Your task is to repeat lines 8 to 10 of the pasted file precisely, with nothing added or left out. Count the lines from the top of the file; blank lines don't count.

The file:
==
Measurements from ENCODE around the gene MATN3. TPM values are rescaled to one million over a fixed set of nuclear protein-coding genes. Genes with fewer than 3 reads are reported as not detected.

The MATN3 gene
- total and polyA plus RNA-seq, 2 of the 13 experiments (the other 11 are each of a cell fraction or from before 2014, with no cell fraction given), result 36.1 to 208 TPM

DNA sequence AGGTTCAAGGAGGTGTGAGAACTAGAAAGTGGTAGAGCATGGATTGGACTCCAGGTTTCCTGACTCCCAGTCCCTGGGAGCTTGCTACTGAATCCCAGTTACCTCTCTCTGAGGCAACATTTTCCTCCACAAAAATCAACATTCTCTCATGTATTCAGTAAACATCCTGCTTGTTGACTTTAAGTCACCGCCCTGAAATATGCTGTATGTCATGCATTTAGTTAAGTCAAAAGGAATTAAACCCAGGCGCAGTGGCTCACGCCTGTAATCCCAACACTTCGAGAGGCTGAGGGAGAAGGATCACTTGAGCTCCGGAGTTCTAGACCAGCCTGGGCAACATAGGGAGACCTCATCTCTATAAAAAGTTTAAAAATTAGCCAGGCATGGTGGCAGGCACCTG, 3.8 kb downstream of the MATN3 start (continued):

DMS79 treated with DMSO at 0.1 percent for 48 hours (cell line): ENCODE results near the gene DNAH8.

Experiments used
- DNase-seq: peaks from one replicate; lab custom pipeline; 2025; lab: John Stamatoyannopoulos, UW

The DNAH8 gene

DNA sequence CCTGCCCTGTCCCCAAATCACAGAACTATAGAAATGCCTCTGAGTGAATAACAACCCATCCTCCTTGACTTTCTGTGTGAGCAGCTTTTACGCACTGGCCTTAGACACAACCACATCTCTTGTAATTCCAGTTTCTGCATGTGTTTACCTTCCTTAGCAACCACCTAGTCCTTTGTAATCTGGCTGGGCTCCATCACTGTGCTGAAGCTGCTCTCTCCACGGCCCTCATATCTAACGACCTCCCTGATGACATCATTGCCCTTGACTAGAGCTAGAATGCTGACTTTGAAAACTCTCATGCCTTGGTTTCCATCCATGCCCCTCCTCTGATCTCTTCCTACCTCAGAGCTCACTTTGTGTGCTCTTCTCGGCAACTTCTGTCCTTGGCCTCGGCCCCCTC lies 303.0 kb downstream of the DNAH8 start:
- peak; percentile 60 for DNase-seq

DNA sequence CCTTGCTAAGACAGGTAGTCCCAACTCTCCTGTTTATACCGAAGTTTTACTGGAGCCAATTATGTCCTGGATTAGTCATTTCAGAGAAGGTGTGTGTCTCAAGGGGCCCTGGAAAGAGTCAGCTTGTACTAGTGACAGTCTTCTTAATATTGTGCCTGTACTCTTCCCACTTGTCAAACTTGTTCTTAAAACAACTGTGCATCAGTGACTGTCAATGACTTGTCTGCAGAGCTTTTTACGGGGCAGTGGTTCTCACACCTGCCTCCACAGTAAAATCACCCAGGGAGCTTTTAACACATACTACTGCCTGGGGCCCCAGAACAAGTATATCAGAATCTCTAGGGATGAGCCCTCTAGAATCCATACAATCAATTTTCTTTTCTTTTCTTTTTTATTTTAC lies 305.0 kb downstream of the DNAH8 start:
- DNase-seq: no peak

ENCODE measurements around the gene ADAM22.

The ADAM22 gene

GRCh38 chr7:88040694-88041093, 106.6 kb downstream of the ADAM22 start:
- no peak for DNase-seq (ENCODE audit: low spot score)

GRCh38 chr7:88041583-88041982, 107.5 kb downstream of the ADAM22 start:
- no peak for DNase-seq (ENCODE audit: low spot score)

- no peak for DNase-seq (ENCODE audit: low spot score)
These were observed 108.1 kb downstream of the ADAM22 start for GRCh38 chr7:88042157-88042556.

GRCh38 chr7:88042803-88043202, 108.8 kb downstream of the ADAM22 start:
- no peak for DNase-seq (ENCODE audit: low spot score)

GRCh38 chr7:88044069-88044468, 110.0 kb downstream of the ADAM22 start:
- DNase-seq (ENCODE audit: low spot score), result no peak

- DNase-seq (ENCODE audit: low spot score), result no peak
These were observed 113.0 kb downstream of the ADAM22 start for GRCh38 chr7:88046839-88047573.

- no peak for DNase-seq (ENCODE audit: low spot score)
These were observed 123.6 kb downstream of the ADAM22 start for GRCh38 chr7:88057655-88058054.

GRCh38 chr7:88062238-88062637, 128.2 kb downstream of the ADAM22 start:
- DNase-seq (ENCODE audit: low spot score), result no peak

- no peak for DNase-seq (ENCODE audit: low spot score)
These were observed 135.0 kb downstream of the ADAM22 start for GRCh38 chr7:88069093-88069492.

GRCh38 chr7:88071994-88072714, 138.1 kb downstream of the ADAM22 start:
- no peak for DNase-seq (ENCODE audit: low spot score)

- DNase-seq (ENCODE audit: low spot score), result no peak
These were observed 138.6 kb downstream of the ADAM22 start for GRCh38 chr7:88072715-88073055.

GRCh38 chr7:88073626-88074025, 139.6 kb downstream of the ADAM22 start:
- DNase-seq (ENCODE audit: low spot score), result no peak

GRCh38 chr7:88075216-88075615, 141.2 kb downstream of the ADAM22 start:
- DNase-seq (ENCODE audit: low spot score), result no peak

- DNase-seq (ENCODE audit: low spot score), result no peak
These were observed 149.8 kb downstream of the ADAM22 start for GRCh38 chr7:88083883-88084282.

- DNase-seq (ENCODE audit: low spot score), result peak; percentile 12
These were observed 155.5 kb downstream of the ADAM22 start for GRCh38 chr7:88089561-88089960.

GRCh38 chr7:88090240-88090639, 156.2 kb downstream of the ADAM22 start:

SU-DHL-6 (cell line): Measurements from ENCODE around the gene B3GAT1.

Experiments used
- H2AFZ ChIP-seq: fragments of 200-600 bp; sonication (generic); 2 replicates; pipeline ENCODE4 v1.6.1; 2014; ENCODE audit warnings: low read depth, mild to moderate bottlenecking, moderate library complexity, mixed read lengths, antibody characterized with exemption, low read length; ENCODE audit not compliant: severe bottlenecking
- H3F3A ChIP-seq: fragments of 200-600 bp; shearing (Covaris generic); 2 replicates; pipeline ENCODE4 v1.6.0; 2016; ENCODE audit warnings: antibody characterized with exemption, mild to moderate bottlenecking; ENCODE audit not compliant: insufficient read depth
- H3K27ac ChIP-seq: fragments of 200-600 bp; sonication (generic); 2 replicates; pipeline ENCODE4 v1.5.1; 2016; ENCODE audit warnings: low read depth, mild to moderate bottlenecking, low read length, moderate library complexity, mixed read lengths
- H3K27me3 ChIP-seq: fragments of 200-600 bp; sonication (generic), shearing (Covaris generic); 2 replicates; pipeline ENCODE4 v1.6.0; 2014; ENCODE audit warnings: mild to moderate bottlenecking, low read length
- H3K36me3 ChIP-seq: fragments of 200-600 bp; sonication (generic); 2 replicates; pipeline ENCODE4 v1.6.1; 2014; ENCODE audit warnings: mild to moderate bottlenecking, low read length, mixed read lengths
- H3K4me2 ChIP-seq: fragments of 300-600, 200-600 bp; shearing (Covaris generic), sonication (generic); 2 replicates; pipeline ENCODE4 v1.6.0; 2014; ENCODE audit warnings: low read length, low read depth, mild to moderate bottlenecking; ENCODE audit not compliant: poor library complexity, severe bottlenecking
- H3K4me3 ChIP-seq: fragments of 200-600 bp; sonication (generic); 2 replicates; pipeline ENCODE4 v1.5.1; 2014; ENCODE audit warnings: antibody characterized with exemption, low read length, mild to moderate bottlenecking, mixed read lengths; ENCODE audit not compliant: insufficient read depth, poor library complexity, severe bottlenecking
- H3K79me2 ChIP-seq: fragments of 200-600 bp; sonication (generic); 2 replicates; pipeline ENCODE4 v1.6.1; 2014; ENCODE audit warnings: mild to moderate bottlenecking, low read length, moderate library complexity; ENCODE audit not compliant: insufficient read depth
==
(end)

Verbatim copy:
The DNAH8 gene

DNA sequence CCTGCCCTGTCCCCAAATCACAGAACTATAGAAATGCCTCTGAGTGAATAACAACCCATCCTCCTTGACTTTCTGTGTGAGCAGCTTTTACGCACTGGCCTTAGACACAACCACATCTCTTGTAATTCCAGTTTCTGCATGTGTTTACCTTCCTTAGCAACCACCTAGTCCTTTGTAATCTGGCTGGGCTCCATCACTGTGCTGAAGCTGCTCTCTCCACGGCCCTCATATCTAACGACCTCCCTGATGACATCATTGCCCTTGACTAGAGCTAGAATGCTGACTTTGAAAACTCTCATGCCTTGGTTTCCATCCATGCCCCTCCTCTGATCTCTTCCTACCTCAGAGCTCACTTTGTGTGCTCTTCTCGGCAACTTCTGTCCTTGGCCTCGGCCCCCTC lies 303.0 kb downstream of the DNAH8 start:
- peak; percentile 60 for DNase-seq